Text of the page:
Among the state of the art academic research on pico air vehicles, the majority has focused on biomimetic flight mechanisms (e.g. flapping wings). This project looks to develop new microfabricated transduction mechanisms and systems for flying microrobots with the goal of opening up the application space beyond that allowed by the industry-standard single quadcoptor. One proposed mechanism, electrohydrodynamic (EHD) force generated via sub-millimeter corona discharge, functions silently and with no moving parts, directly converting ion current to induced airflow. Current work is focused on demonstrating controlled hovering of the robot; the first step on this path is simulated control using experimentally measured aerodynamic drag, voltage to force response, and sensor noise values. Ultimately, integration within development power systems and communications platforms (SCuM) will yield a truly autonomous flying microrobot powered by ion thrusters – the ionocraft. With novel robot designs, we investigate the coordination and capabilities of swarms of mesh-networked micro-robots. Partially decentralized control of 100s of robots has potential due to its reduced computation compared to full centralization, but maintains the flexibility of local decisions for agents. With the open-source OpenWSN simulator, we are exploring multi-agent control with realistic communication and dynamics models.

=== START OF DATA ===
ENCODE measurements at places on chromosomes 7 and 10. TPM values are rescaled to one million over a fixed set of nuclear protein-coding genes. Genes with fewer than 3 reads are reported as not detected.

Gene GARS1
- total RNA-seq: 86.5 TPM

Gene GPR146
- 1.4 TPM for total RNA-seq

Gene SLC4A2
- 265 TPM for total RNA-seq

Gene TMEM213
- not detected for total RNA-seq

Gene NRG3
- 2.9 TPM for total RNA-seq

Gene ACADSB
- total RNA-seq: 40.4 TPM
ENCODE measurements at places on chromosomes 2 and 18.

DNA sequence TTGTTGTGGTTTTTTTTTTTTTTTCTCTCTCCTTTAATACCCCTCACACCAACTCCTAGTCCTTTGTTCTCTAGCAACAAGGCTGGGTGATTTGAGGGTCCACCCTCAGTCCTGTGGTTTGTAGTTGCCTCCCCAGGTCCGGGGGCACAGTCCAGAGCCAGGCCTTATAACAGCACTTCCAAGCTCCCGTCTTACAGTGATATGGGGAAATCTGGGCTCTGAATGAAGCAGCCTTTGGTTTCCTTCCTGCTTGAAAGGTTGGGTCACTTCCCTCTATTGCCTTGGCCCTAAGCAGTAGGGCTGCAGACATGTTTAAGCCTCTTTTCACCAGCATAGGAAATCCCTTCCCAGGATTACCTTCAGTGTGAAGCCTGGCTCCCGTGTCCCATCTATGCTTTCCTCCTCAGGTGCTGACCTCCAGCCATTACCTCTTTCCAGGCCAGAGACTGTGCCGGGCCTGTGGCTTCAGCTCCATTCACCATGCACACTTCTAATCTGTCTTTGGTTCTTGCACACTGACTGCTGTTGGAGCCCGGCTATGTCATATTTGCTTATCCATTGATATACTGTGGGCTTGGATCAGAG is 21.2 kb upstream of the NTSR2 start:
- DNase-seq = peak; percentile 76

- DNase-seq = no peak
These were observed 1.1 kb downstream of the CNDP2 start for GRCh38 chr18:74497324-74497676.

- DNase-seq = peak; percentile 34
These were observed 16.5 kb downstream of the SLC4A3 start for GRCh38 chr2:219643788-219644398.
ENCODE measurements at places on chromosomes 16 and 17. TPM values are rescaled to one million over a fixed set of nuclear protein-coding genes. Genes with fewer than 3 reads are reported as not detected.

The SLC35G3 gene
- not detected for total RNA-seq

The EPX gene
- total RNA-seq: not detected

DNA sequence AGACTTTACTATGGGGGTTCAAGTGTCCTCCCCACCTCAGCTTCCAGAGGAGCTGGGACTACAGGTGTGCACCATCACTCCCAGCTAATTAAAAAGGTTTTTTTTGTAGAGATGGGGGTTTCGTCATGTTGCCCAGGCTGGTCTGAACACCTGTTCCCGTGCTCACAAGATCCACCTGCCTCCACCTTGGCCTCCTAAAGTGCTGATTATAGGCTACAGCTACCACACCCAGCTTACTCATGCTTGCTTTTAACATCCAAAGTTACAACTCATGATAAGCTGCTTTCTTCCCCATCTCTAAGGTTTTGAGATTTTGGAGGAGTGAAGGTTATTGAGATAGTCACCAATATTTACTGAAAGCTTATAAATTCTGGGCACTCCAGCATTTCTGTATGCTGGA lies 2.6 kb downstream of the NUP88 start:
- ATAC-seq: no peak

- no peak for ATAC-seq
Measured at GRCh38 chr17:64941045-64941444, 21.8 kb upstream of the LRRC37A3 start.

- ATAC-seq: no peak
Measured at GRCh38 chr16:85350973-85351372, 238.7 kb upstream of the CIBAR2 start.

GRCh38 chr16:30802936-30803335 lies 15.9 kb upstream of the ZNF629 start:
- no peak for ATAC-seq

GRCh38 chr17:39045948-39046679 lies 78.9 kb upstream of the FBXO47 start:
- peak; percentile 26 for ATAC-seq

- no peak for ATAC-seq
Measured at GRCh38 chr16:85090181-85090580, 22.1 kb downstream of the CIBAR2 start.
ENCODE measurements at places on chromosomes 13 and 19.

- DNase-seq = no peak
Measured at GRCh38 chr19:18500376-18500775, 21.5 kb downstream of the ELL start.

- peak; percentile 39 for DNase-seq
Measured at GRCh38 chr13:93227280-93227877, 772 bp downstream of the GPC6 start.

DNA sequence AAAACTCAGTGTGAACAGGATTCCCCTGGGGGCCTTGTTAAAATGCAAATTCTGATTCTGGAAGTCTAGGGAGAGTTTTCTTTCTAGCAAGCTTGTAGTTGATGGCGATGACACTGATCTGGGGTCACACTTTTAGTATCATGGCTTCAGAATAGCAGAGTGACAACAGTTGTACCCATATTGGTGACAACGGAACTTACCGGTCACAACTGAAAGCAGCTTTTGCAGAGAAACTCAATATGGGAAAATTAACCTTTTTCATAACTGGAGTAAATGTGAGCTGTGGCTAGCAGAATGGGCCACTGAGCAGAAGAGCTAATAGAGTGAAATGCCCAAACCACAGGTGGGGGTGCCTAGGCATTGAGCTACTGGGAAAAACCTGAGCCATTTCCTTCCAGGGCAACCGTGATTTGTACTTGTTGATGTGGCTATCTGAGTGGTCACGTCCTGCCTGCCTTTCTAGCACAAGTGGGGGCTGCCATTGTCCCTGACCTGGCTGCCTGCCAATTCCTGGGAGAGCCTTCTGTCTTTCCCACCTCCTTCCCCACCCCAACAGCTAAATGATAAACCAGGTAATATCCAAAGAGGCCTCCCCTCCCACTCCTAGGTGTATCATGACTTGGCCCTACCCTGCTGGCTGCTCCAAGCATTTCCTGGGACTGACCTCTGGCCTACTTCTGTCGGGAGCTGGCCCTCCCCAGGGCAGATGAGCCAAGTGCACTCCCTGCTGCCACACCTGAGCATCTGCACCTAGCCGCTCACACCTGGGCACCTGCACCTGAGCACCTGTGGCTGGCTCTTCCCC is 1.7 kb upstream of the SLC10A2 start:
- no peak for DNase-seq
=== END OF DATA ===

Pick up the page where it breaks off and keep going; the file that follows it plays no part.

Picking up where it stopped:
Project ended 08/01/2022